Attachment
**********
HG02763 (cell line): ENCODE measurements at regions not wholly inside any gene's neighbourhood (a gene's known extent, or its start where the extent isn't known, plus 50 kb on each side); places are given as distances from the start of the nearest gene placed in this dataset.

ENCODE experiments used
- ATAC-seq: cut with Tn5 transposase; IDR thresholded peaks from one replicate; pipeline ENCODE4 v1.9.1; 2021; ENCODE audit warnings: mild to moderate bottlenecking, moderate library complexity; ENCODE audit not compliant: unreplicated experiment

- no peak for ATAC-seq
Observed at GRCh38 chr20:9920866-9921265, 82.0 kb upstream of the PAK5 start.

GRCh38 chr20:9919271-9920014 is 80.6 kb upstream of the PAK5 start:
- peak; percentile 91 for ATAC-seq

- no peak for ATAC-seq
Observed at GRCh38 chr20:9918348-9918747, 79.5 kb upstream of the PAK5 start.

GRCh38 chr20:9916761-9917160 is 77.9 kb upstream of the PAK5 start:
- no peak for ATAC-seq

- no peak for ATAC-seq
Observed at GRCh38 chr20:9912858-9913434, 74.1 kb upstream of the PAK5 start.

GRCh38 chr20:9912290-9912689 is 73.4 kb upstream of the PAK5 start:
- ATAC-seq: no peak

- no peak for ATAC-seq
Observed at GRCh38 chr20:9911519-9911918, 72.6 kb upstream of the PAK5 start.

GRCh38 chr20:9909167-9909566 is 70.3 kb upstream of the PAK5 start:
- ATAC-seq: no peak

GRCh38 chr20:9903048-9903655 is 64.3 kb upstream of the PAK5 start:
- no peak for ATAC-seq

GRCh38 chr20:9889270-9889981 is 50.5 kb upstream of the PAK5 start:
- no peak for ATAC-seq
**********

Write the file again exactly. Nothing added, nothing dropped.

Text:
HG02763 (cell line): ENCODE measurements at regions not wholly inside any gene's neighbourhood (a gene's known extent, or its start where the extent isn't known, plus 50 kb on each side); places are given as distances from the start of the nearest gene placed in this dataset.

ENCODE experiments used
- ATAC-seq: cut with Tn5 transposase; IDR thresholded peaks from one replicate; pipeline ENCODE4 v1.9.1; 2021; ENCODE audit warnings: mild to moderate bottlenecking, moderate library complexity; ENCODE audit not compliant: unreplicated experiment

- no peak for ATAC-seq
Observed at GRCh38 chr20:9920866-9921265, 82.0 kb upstream of the PAK5 start.

GRCh38 chr20:9919271-9920014 is 80.6 kb upstream of the PAK5 start:
- peak; percentile 91 for ATAC-seq

- no peak for ATAC-seq
Observed at GRCh38 chr20:9918348-9918747, 79.5 kb upstream of the PAK5 start.

GRCh38 chr20:9916761-9917160 is 77.9 kb upstream of the PAK5 start:
- no peak for ATAC-seq

- no peak for ATAC-seq
Observed at GRCh38 chr20:9912858-9913434, 74.1 kb upstream of the PAK5 start.

GRCh38 chr20:9912290-9912689 is 73.4 kb upstream of the PAK5 start:
- ATAC-seq: no peak

- no peak for ATAC-seq
Observed at GRCh38 chr20:9911519-9911918, 72.6 kb upstream of the PAK5 start.

GRCh38 chr20:9909167-9909566 is 70.3 kb upstream of the PAK5 start:
- ATAC-seq: no peak

GRCh38 chr20:9903048-9903655 is 64.3 kb upstream of the PAK5 start:
- no peak for ATAC-seq

GRCh38 chr20:9889270-9889981 is 50.5 kb upstream of the PAK5 start:
- no peak for ATAC-seq